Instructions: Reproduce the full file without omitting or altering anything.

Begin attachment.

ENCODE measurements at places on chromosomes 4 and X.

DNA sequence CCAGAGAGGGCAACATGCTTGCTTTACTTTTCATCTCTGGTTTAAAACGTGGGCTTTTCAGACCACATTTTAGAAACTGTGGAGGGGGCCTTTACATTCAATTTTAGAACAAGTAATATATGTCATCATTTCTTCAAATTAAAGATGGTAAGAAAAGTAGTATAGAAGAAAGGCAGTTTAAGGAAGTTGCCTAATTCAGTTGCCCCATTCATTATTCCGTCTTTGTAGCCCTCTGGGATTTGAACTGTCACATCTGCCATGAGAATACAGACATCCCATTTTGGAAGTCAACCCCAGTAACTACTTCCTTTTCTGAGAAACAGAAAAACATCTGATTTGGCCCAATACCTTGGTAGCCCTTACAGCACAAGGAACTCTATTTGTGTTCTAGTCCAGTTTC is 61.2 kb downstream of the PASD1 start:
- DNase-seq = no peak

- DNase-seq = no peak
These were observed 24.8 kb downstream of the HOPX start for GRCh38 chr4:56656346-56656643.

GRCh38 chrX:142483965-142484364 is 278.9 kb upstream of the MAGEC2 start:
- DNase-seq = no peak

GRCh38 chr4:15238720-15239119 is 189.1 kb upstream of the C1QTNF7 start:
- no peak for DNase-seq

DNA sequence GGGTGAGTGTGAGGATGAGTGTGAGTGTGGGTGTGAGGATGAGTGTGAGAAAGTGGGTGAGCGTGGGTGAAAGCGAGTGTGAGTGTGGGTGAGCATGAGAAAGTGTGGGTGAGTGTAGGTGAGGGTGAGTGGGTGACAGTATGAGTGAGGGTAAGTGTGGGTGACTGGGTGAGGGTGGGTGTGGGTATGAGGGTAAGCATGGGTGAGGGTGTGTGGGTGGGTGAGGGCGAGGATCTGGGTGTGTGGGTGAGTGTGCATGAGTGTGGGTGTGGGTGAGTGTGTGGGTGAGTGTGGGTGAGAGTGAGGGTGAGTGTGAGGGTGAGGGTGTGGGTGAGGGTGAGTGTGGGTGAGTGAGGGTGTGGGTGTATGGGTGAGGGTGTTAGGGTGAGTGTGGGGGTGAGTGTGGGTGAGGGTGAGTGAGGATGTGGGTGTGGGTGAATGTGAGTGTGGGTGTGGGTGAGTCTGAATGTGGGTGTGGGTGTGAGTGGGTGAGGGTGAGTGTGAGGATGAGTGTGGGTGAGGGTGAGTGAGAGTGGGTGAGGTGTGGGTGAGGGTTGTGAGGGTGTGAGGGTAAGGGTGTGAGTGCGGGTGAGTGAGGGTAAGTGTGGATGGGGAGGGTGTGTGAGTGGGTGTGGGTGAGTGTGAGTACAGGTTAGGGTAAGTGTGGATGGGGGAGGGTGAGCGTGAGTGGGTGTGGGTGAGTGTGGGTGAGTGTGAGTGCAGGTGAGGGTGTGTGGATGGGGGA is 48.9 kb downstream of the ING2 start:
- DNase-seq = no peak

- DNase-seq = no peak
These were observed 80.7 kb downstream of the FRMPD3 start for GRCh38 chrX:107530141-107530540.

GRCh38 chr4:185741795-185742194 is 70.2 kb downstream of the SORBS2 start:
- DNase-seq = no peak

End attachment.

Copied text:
ENCODE measurements at places on chromosomes 4 and X.

DNA sequence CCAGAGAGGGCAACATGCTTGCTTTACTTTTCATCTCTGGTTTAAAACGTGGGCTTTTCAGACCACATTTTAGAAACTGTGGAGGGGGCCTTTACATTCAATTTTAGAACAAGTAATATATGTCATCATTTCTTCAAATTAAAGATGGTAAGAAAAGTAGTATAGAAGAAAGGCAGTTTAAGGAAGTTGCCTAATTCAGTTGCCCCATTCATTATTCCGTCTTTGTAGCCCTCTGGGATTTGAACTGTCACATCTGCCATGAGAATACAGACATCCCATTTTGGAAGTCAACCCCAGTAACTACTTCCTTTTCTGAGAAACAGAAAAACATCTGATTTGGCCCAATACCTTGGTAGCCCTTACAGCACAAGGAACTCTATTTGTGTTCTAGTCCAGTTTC is 61.2 kb downstream of the PASD1 start:
- DNase-seq = no peak

- DNase-seq = no peak
These were observed 24.8 kb downstream of the HOPX start for GRCh38 chr4:56656346-56656643.

GRCh38 chrX:142483965-142484364 is 278.9 kb upstream of the MAGEC2 start:
- DNase-seq = no peak

GRCh38 chr4:15238720-15239119 is 189.1 kb upstream of the C1QTNF7 start:
- no peak for DNase-seq

DNA sequence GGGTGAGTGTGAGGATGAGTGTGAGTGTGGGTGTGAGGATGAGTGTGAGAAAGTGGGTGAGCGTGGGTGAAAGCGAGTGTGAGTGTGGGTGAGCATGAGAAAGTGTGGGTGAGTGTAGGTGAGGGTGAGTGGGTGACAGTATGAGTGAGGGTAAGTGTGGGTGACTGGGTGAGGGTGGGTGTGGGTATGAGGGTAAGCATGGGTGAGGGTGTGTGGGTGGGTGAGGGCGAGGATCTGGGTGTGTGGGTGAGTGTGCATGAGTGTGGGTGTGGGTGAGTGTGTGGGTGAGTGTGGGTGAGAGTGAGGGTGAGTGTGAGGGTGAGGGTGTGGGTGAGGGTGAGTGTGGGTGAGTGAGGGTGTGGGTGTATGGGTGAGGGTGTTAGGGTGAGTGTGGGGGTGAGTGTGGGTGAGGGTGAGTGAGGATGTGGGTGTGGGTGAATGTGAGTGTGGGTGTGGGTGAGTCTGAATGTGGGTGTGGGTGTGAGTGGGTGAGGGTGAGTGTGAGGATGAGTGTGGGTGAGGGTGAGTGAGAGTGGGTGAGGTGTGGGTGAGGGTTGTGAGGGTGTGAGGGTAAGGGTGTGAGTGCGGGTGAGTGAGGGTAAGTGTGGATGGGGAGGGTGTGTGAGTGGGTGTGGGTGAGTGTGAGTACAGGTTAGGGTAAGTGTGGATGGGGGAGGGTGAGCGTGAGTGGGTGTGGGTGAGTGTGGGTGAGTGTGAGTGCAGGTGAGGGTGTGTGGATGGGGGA is 48.9 kb downstream of the ING2 start:
- DNase-seq = no peak

- DNase-seq = no peak
These were observed 80.7 kb downstream of the FRMPD3 start for GRCh38 chrX:107530141-107530540.

GRCh38 chr4:185741795-185742194 is 70.2 kb downstream of the SORBS2 start:
- DNase-seq = no peak